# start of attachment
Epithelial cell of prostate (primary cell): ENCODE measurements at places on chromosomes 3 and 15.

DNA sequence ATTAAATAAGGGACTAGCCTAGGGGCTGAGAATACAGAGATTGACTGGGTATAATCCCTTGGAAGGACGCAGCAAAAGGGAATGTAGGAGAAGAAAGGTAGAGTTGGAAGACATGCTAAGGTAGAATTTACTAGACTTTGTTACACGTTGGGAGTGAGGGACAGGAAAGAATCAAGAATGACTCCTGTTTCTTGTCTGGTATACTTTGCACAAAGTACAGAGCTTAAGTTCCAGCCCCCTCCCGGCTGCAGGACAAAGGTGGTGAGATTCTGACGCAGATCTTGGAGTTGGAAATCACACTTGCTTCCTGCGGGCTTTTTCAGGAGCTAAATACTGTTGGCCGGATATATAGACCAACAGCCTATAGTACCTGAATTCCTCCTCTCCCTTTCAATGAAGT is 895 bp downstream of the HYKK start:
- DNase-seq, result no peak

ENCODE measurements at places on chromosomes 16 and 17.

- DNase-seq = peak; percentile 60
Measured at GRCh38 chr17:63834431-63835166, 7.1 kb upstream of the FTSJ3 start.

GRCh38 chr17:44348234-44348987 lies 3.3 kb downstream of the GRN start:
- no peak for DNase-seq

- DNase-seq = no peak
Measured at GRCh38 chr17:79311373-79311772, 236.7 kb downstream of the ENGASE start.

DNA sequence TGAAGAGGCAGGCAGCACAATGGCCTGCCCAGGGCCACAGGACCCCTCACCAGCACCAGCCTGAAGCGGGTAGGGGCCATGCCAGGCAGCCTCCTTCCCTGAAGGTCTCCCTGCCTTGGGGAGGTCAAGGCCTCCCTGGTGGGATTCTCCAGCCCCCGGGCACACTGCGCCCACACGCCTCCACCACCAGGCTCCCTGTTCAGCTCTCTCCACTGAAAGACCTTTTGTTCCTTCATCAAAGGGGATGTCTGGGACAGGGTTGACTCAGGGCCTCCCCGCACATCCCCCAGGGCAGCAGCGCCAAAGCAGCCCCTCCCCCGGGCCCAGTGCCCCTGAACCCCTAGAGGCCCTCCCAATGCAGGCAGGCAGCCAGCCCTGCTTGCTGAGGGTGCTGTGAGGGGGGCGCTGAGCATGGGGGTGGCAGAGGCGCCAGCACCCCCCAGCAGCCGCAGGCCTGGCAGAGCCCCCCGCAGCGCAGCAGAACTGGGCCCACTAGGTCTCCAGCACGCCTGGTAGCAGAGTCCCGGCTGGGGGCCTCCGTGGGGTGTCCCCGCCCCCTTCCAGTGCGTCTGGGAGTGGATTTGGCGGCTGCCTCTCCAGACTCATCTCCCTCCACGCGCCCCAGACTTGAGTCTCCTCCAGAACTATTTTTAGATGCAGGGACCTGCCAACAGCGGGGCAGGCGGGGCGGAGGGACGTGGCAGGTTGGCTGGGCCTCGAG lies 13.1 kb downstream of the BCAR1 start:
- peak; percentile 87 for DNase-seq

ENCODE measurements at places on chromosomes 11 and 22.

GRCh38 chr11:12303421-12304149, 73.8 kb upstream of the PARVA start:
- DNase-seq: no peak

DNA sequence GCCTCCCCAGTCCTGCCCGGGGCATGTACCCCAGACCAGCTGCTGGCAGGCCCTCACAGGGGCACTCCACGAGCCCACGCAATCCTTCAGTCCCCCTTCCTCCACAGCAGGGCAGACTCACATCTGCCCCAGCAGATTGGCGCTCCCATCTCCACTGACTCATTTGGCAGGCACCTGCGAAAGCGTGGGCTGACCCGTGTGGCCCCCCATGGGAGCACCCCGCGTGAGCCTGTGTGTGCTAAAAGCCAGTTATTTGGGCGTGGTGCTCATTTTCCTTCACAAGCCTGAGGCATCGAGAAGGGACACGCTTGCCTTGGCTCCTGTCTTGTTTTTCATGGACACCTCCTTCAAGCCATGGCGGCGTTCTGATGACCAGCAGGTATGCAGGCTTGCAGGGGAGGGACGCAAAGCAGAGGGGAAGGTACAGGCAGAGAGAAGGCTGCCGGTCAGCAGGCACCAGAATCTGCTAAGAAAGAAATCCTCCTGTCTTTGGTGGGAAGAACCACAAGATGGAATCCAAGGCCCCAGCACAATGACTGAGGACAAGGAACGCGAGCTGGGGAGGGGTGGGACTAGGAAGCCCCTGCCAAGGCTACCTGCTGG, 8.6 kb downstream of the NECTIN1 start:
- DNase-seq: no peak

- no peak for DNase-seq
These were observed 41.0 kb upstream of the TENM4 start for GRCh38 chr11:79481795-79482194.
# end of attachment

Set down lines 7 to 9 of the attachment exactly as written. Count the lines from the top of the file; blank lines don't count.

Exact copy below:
GRCh38 chr17:44348234-44348987 lies 3.3 kb downstream of the GRN start:
- no peak for DNase-seq

- DNase-seq = no peak